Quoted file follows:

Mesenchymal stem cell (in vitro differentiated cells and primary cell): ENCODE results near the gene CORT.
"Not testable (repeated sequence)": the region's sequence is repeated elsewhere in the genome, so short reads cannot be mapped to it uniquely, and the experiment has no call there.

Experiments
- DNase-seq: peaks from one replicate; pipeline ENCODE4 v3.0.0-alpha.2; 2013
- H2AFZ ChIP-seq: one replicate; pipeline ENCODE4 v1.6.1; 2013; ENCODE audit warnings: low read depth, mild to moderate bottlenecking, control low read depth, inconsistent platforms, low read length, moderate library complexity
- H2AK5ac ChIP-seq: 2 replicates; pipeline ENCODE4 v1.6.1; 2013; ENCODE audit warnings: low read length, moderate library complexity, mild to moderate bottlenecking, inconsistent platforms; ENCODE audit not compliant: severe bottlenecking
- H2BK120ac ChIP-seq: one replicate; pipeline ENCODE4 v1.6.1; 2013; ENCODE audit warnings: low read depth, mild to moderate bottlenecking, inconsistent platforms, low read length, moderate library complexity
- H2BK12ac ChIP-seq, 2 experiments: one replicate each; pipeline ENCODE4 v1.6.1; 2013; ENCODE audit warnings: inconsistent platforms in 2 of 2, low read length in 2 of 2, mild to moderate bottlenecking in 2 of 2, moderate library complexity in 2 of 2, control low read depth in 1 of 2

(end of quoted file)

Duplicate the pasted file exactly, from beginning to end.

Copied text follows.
Mesenchymal stem cell (in vitro differentiated cells and primary cell): ENCODE results near the gene CORT.
"Not testable (repeated sequence)": the region's sequence is repeated elsewhere in the genome, so short reads cannot be mapped to it uniquely, and the experiment has no call there.

Experiments
- DNase-seq: peaks from one replicate; pipeline ENCODE4 v3.0.0-alpha.2; 2013
- H2AFZ ChIP-seq: one replicate; pipeline ENCODE4 v1.6.1; 2013; ENCODE audit warnings: low read depth, mild to moderate bottlenecking, control low read depth, inconsistent platforms, low read length, moderate library complexity
- H2AK5ac ChIP-seq: 2 replicates; pipeline ENCODE4 v1.6.1; 2013; ENCODE audit warnings: low read length, moderate library complexity, mild to moderate bottlenecking, inconsistent platforms; ENCODE audit not compliant: severe bottlenecking
- H2BK120ac ChIP-seq: one replicate; pipeline ENCODE4 v1.6.1; 2013; ENCODE audit warnings: low read depth, mild to moderate bottlenecking, inconsistent platforms, low read length, moderate library complexity
- H2BK12ac ChIP-seq, 2 experiments: one replicate each; pipeline ENCODE4 v1.6.1; 2013; ENCODE audit warnings: inconsistent platforms in 2 of 2, low read length in 2 of 2, mild to moderate bottlenecking in 2 of 2, moderate library complexity in 2 of 2, control low read depth in 1 of 2